Generating color video on the Atmel AVR microcontrollers is basically impossible without additional hardware.  This is because NTSC color video requires the creation of a ~3.58MHz signal, which would be fairly hard to do on a microcontroller running at 16MHz.  The fastest speed that PWM can run is equal to the i/o clock speed divided 256, so to get a 3.58MHz signal the chip would have to be running at over 900 MHz, which is impossible for these chips, of course.  It may be possible to hardcode in the signal by altering values on a port, but this would still require about 4 times the signal frequency (assuming 4 samples per signal cycle), which would allow little time for doing anything else.  Values would not even be able to be taken from flash, as that would require about 2 cycles per value, which would then require the clock speed of the microcontroller to be about 12 times the signal frequency, or 42 MHz.


Since I wanted to be able to do something else with the microcontroller besides just display video (i.e. make a game), hardware for encoding the NTSC color was used.  In addition, since creating a good sync signal that the encoding chip could use was more difficult than creating the black and white sync signal, a sync generator chip was also used.

Video Generation Basics


Knowing how to create a good black and white signal was very helpful in creating color video, at least when there were problems in the generation.  I used the Video Generation page at the 476 website extensively in addition to the Video Tutorials page, by Glen A. Williamson.  The last website is especially useful in learning about how the sync signal is created, which was definitely important when using the sync generator, as the data sheet for the generator did not explain what the signal looked like.


Creating Color


The above is a diagram of the circuit used to display video.  Only parts necessary to video production are included; input devices are not included, but can be easily added to any of the open ports on the microcontroller.  Pictured above, you can see the sync signal coming from the ELM304, going to pin 16 on the AD724 and also going to two of the external interrupts on the mega32.  The mega32 uses the last 4 bits of port C to send the color signal to the AD724.  Bits 4 and 5 are used for green, so the two bits must pass through a DAC to convert the two bits to one analog voltage.  The composite output that gets sent to the TV comes out from pin 10 of the AD724.  If the TV has S-Video, pins 9 and 11 can be used to create an S-Video signal.



I created two versions of the display software.  The first version is written entirely in assembly and is to be used for 8 bit color, with 4 bits assigned to green, 3 to red and 1 to blue.  A simple paint program was written for this version, where you can move a cursor around the TV screen and change the color of the pixel the cursor is currently located on.  All code was written at the end of a frame, and could be finished within the time of one line, or 63.5 us.

Assembly Code


The second version of the code is written in C, with the display portion in assembly.  Once a frame has been written, portions of the code have been reserved for writing C code.  Code should be broken up so that it runs during separate “lines”, meaning that when line 251 has been reached, run task1, when line 252 has been reached, run task2, etc.  This was due to the display code being taken from assembly, so register saving was turned off.  Register saving could be turned on, at the expense of about 75 cycles.  A rewrite of the program would also have to occur, since the majority of the time is spent in the ISR and an interrupt cannot occur while another interrupt is taking place.  In any case, the second version of the code functions in the same as the first version of the code, except the resolution has been doubled, at the expense of color depth.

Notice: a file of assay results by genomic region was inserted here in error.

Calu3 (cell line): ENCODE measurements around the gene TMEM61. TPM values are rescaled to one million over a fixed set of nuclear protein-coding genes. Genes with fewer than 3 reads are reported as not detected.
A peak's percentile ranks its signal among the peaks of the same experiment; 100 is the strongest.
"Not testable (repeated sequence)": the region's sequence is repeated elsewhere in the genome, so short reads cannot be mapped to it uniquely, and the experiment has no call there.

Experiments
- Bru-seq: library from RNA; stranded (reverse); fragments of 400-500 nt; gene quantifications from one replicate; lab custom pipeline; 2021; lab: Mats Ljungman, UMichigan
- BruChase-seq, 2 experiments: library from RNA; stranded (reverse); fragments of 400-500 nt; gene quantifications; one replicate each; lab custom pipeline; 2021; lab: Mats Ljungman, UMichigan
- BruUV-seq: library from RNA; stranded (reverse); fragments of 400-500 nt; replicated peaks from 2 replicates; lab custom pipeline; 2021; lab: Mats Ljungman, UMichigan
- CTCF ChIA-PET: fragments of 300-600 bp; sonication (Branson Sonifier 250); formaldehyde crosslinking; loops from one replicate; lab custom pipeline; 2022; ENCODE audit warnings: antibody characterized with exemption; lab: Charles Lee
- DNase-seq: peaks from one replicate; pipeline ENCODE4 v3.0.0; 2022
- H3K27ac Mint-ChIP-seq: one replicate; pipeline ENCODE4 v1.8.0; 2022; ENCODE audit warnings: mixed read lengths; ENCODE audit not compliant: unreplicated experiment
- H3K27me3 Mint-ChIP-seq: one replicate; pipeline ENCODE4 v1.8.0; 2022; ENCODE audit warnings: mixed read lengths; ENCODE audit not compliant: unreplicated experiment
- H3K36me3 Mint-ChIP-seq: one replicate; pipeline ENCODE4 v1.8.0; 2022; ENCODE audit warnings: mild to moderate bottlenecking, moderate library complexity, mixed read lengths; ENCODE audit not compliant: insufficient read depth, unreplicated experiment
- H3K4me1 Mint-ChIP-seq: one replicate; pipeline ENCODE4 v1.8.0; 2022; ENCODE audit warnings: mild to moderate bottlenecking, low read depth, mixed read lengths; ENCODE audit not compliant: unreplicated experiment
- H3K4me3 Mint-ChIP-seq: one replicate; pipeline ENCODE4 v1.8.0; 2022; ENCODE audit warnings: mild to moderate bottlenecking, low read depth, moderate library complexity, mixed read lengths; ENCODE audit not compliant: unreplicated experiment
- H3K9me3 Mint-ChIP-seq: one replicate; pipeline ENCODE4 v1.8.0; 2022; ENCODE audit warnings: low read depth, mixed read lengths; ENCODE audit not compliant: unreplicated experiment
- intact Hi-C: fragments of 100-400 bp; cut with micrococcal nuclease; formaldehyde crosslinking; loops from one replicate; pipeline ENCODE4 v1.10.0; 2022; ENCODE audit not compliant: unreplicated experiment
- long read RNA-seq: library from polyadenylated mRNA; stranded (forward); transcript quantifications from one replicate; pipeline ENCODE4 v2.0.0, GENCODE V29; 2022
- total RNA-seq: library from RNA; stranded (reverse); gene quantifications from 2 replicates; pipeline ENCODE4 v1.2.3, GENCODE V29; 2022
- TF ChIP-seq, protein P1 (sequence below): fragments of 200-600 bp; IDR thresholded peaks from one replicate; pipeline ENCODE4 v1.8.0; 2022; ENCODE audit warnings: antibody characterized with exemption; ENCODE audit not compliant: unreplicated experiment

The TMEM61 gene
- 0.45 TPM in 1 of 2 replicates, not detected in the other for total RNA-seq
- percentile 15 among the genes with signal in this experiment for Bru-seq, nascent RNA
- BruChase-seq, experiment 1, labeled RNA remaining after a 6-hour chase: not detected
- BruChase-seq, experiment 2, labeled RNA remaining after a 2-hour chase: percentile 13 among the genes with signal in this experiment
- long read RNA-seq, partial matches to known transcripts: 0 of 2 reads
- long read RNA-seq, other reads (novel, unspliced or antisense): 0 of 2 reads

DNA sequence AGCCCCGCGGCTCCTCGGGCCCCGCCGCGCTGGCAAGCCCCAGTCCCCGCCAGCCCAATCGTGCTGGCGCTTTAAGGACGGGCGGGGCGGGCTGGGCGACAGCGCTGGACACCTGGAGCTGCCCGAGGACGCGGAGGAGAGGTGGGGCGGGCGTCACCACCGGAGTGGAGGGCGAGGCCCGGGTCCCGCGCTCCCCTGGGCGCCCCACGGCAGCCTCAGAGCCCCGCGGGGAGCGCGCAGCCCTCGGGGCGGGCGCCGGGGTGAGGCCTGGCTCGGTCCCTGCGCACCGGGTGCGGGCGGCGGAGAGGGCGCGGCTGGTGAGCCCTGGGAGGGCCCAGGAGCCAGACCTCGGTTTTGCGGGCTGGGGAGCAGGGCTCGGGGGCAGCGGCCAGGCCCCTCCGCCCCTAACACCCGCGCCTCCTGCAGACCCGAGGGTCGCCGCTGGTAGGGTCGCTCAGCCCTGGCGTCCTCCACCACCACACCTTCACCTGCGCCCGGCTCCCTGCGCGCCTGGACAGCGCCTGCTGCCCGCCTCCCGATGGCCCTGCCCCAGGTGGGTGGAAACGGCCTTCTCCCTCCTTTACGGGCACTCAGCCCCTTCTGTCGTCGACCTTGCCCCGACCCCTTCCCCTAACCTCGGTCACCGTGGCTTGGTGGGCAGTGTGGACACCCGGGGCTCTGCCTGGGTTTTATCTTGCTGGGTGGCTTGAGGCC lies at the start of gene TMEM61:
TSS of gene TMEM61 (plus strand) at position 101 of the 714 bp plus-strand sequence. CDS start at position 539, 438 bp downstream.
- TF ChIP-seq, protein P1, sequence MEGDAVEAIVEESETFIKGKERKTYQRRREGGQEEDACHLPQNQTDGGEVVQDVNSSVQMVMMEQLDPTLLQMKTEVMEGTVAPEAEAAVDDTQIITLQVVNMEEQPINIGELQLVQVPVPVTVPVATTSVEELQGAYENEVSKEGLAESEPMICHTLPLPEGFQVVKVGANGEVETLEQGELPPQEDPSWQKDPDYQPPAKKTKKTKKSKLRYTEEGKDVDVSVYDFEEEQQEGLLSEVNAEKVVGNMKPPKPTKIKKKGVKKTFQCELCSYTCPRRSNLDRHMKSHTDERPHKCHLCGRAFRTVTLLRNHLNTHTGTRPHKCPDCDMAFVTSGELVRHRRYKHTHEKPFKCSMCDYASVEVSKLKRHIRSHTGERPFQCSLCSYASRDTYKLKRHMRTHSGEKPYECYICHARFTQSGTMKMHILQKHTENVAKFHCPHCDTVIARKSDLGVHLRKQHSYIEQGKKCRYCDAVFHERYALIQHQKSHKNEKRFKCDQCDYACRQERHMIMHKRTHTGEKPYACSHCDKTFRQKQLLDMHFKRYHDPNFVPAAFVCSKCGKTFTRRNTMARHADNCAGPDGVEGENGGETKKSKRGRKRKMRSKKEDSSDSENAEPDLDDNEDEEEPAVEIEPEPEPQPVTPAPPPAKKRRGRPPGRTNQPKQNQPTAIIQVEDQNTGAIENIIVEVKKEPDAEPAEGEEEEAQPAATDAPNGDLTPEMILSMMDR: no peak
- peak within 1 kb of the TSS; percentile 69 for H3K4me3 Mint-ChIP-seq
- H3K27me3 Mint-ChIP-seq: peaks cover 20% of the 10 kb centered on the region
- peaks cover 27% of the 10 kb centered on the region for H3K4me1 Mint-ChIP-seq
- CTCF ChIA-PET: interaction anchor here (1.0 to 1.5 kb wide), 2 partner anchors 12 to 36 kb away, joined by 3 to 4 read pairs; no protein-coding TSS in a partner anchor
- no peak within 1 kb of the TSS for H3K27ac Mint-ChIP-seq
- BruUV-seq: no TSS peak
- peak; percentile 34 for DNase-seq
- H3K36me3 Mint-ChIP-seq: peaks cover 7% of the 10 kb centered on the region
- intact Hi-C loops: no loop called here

Functions included in the C version:


void writePixel(char x, char y, char color);

Writes a color to the specified location.  Colors are 4 bit numbers, green occupying bits 0 and 1, red on bit 2, and blue on bit 3.

int getByteLoc(char x, char y);

Converts (x,y) coordinates to a location in the screen array

char readPixel(char x, char y);

Reads back the color of a pixel.  The color is stored in the first 4 bits of the byte, no matter where the color is taken from (upper or lower nibble)

void invertPixel(char x, char y);

Inverts the color of the pixel at the selected location

void textureWrite(char x, char y, char textureIndex);

Writes an 8x8 texture, based on the texture index, to the selected location.  This will overwrite whatever is currently there. Only works for odd values of x.

void writeChar(char x, char y, char letter, char color);

Writes a 5x7 character to the selected location.  Only works on odd values of x.  The black areas of the character (blank areas) will not write black to the screen, but save what is written there.  Meaning, if you have a blue background, and write a green R to the screen, the blank areas in the R will be blue, instead of black

void paintTime(void);

Main paint program

char pollButtons(void);

Polls the switches located on PORTA

void cursorInvert(void);

Inverts the cursor every 15 frames


C code


Both versions of the display code work in the following manner

o       The microcontroller interrupts on the sync pulses and waits for the equalization and vertical sync pulses to occur.  At this point, the sync interrupt is turned off and the display interrupt is turned on.